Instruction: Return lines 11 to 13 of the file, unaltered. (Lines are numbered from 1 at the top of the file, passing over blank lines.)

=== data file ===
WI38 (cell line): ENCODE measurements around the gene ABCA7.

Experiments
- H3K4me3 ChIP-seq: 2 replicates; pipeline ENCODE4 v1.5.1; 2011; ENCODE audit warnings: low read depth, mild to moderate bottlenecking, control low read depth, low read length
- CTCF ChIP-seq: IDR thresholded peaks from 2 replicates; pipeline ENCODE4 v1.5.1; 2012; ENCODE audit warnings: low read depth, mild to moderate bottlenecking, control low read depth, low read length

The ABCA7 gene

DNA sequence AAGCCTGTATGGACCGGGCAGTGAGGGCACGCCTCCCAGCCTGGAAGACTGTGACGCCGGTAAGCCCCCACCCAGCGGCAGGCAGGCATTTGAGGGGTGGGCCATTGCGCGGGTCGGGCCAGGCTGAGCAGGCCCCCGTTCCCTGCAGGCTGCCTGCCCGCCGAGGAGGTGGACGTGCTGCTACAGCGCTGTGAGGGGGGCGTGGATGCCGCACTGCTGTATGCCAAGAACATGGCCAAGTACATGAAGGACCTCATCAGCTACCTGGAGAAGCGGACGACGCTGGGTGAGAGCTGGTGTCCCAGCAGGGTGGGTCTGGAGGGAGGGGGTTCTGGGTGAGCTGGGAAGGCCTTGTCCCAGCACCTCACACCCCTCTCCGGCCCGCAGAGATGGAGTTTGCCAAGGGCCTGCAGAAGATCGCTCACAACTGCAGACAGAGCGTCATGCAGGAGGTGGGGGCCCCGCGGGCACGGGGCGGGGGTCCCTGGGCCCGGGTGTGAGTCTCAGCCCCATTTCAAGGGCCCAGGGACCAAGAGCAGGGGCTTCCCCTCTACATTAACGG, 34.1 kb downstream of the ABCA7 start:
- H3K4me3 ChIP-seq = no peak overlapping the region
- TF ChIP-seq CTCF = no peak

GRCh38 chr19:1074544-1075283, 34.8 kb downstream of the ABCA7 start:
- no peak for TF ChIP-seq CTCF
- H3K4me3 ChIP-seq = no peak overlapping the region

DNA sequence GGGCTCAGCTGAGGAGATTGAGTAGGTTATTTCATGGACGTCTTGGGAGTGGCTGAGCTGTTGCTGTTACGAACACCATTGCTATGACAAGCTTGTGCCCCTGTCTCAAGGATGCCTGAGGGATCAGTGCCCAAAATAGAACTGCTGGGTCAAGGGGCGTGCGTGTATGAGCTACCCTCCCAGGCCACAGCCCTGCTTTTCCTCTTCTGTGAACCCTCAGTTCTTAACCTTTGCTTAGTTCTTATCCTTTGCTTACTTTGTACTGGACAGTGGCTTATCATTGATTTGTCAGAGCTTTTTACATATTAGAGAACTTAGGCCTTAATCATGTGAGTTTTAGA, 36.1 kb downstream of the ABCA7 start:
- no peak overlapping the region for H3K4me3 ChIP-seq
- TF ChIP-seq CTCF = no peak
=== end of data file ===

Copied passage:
- H3K4me3 ChIP-seq = no peak overlapping the region

DNA sequence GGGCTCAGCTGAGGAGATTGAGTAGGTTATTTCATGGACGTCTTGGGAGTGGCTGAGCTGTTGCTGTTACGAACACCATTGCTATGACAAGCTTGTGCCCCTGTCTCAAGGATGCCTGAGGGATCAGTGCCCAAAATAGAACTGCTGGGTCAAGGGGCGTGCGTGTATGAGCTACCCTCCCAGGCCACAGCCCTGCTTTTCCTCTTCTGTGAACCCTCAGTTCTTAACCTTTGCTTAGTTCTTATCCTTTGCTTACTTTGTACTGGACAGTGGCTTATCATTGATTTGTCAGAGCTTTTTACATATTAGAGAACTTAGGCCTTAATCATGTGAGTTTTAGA, 36.1 kb downstream of the ABCA7 start:
- no peak overlapping the region for H3K4me3 ChIP-seq